took ill Sunday and only lived a
short while. The friends of Mr. and
Mrs. Poynter sympathize with then
in their sad loss.
Mrs. C. M. Dean was,ln Danville
Prof. K. M. Adams Is the guest of
relatives at Whltcsburg.
Mr. W. K. Davis was at homo from
Lexington for the week-end.
Mr. and Mrs. J. Hogsn Ballard
spent Wednesday in Lexington.
Mr. Andy Croushom wan at home
from Lancaster for the "week-end.
Miss Elizabeth Swopc I visiting
Miss Christine Swope, at Lancaster.
Miss Margaret Scott, of Lancaster,
is visiting Mr. and Mrs. A. T. Scott,
Mr. and Mrs. R. P. llrown spent
the week-end with relatives at Stan
ford. Miss Margaret Croushom l at
home from llcrea for her Xmas vacation.
Miss Hazel Carson Is spending the.
holidays with her parents, at Rich
Miis Mary Brown Is spending thoi
holidays with her parents, near Lan-,
Miss Elizabeth King is at home
from E. K. N. S., Richmond, for the!
Messrs. Z. P. Hentty and Wesley
Sutton arc at home from llcrea for,
Mr. and Mrs. J. II. Iloner, of Leb
anon, were gcusts of Mr. and Mrs. '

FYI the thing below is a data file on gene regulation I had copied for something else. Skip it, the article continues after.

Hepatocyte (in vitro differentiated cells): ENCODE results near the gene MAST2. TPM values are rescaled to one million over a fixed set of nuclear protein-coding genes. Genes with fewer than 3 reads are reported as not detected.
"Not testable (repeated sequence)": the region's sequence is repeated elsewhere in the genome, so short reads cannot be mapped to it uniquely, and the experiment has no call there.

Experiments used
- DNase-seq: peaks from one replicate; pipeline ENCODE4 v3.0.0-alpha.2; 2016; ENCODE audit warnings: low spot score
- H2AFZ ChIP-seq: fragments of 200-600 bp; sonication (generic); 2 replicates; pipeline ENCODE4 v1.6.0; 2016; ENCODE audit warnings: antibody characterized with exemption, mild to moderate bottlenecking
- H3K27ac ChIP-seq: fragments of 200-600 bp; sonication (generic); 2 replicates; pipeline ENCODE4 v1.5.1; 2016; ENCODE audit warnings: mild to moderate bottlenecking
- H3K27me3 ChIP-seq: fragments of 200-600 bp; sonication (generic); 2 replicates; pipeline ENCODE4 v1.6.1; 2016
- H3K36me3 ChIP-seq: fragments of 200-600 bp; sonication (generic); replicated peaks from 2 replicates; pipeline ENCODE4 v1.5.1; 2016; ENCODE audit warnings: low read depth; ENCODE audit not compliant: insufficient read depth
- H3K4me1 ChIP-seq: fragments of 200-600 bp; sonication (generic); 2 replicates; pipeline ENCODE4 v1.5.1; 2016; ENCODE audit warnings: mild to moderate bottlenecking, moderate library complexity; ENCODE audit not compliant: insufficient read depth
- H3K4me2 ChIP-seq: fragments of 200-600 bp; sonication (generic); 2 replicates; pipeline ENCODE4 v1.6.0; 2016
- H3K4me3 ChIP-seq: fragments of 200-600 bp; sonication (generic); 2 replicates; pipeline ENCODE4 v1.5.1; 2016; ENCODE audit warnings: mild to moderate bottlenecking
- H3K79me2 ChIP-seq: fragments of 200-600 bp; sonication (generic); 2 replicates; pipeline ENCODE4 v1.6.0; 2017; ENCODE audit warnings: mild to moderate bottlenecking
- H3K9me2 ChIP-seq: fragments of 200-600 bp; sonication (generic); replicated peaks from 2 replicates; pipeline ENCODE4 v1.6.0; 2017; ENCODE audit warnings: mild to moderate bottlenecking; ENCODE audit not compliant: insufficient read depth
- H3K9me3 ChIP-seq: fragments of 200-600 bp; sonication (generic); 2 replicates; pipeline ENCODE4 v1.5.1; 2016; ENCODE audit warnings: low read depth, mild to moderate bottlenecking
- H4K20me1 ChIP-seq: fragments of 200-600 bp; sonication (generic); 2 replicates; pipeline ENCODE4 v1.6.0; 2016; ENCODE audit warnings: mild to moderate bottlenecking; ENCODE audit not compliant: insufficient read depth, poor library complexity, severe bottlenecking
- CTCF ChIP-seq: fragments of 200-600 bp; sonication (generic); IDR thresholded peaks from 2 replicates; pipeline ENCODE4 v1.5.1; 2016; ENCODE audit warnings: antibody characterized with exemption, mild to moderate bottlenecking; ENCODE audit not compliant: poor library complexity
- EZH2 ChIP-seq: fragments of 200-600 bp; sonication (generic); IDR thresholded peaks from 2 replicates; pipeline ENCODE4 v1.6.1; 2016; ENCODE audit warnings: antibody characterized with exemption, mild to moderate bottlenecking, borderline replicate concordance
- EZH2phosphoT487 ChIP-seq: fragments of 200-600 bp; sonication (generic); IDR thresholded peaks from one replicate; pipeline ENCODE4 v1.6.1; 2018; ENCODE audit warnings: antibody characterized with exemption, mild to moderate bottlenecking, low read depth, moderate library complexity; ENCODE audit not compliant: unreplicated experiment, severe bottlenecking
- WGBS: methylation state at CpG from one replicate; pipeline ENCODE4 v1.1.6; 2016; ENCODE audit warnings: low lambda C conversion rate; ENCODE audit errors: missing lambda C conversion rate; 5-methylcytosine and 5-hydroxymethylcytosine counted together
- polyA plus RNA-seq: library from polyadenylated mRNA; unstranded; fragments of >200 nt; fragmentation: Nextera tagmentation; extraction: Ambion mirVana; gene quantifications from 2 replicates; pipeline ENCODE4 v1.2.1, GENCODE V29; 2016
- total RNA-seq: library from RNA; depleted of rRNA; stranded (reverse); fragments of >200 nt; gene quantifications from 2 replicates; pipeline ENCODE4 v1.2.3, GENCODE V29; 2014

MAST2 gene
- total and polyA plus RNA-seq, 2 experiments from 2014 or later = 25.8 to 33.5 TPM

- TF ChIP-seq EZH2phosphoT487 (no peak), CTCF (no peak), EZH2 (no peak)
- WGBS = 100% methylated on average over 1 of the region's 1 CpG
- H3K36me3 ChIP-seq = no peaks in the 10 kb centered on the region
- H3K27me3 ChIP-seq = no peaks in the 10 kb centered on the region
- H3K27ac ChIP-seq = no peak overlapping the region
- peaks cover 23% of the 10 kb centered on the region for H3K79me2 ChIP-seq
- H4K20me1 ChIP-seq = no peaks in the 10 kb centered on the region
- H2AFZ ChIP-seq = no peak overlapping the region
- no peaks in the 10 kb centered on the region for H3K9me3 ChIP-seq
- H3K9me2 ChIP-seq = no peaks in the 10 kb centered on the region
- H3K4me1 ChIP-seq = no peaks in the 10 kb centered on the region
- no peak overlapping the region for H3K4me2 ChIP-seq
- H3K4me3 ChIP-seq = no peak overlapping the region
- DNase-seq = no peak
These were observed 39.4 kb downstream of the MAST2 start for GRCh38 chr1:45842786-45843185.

C. C. Decker, Monday.
ft... Vlnla nn.l .twnn !?nLln nr.
at home from M. F. C, Millersburg,!
for their Xmas vacation.
Mr. George Hroaddus, of Decatur,
III, has been visiting his parents, Mr. j
and Mrs. W. J. Hroaddus. i
Dr. and Mrs. B. H. Montgomery!
and children, of Paint Lick, have been
visiting Mr. and Mrs. J. W. Ilryant.
Mr. and Mrs. A. T. Scott, Jr., were
dinner guests of Mr. and Mrs. A. T,
Scott, Sr., nt Lancaster, Sunday,
Mr. and Mrs. K. W. Perkins were
guests of relatives at Stanford Mon
day for the Xmas family dinner.
Mr. and Mrs. Ollle lloain, of Paint
Lick, were here Monday, the guests
or Mrs. Rhoda Wylie and Mis Kthel
Mr. Lawrence Rose, of New Albany
Ind., has been visiting his grand
mother, Mrs. Jane M. Rose and other
The many friends of Mr. G. C.
Rose are very, much grieved to hear
that ho has not been so well for sev-
Mrs. H. I- Klder. of Nicholasvllle,
is spending several weeks with her
daughter, Mrs. J .llogan Italian! at
Miss Amy Dawes, of Georgetown
College, U spending the Xmas holi
day with her parents, Rev. and Mrs.
D. A. Dawes.
Mr. and Mrs. Robert Hutchinson
and daughters, Hazel ami Dorothy,
spent Xmas day with Mr. and Mrs.
M. O. Kennedy.
There will be services at the
Methodist church next Sunday both
morning and evening by the pastor,
Rev. A. P. Jones.
Miss Mayme Lee Dullard returned
home Wednesday after spending a